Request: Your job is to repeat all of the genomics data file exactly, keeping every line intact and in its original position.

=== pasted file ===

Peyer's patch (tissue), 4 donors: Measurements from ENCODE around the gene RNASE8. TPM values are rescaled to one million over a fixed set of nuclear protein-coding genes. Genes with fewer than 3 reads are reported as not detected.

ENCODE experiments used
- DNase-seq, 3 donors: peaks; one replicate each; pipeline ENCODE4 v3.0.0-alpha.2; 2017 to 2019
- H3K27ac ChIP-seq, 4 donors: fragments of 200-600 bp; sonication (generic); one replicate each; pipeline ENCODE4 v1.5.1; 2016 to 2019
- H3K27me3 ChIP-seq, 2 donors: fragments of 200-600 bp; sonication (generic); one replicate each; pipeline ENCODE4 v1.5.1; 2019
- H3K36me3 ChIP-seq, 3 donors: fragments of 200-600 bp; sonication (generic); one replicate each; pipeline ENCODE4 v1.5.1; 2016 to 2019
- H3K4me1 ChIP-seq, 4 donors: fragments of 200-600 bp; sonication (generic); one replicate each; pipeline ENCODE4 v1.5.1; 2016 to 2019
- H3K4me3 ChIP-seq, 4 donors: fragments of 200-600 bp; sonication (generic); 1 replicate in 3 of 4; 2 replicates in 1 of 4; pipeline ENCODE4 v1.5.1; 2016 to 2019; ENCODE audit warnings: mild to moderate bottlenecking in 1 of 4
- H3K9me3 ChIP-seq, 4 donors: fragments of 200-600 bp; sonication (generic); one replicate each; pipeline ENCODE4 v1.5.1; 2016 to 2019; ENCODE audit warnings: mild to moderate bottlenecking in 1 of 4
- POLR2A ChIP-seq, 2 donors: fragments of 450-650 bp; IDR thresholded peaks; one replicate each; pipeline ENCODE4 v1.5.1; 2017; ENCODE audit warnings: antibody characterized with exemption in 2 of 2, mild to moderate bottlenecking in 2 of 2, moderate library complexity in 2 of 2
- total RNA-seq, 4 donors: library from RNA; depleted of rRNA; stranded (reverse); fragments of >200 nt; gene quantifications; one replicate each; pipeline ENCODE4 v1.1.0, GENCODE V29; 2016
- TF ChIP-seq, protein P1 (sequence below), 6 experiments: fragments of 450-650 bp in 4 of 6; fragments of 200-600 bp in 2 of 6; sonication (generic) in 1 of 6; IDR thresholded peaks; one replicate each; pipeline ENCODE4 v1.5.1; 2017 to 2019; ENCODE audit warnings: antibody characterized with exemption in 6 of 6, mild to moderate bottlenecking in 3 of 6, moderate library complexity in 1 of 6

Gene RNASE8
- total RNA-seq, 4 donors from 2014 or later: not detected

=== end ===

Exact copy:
Peyer's patch (tissue), 4 donors: Measurements from ENCODE around the gene RNASE8. TPM values are rescaled to one million over a fixed set of nuclear protein-coding genes. Genes with fewer than 3 reads are reported as not detected.

ENCODE experiments used
- DNase-seq, 3 donors: peaks; one replicate each; pipeline ENCODE4 v3.0.0-alpha.2; 2017 to 2019
- H3K27ac ChIP-seq, 4 donors: fragments of 200-600 bp; sonication (generic); one replicate each; pipeline ENCODE4 v1.5.1; 2016 to 2019
- H3K27me3 ChIP-seq, 2 donors: fragments of 200-600 bp; sonication (generic); one replicate each; pipeline ENCODE4 v1.5.1; 2019
- H3K36me3 ChIP-seq, 3 donors: fragments of 200-600 bp; sonication (generic); one replicate each; pipeline ENCODE4 v1.5.1; 2016 to 2019
- H3K4me1 ChIP-seq, 4 donors: fragments of 200-600 bp; sonication (generic); one replicate each; pipeline ENCODE4 v1.5.1; 2016 to 2019
- H3K4me3 ChIP-seq, 4 donors: fragments of 200-600 bp; sonication (generic); 1 replicate in 3 of 4; 2 replicates in 1 of 4; pipeline ENCODE4 v1.5.1; 2016 to 2019; ENCODE audit warnings: mild to moderate bottlenecking in 1 of 4
- H3K9me3 ChIP-seq, 4 donors: fragments of 200-600 bp; sonication (generic); one replicate each; pipeline ENCODE4 v1.5.1; 2016 to 2019; ENCODE audit warnings: mild to moderate bottlenecking in 1 of 4
- POLR2A ChIP-seq, 2 donors: fragments of 450-650 bp; IDR thresholded peaks; one replicate each; pipeline ENCODE4 v1.5.1; 2017; ENCODE audit warnings: antibody characterized with exemption in 2 of 2, mild to moderate bottlenecking in 2 of 2, moderate library complexity in 2 of 2
- total RNA-seq, 4 donors: library from RNA; depleted of rRNA; stranded (reverse); fragments of >200 nt; gene quantifications; one replicate each; pipeline ENCODE4 v1.1.0, GENCODE V29; 2016
- TF ChIP-seq, protein P1 (sequence below), 6 experiments: fragments of 450-650 bp in 4 of 6; fragments of 200-600 bp in 2 of 6; sonication (generic) in 1 of 6; IDR thresholded peaks; one replicate each; pipeline ENCODE4 v1.5.1; 2017 to 2019; ENCODE audit warnings: antibody characterized with exemption in 6 of 6, mild to moderate bottlenecking in 3 of 6, moderate library complexity in 1 of 6

Gene RNASE8
- total RNA-seq, 4 donors from 2014 or later: not detected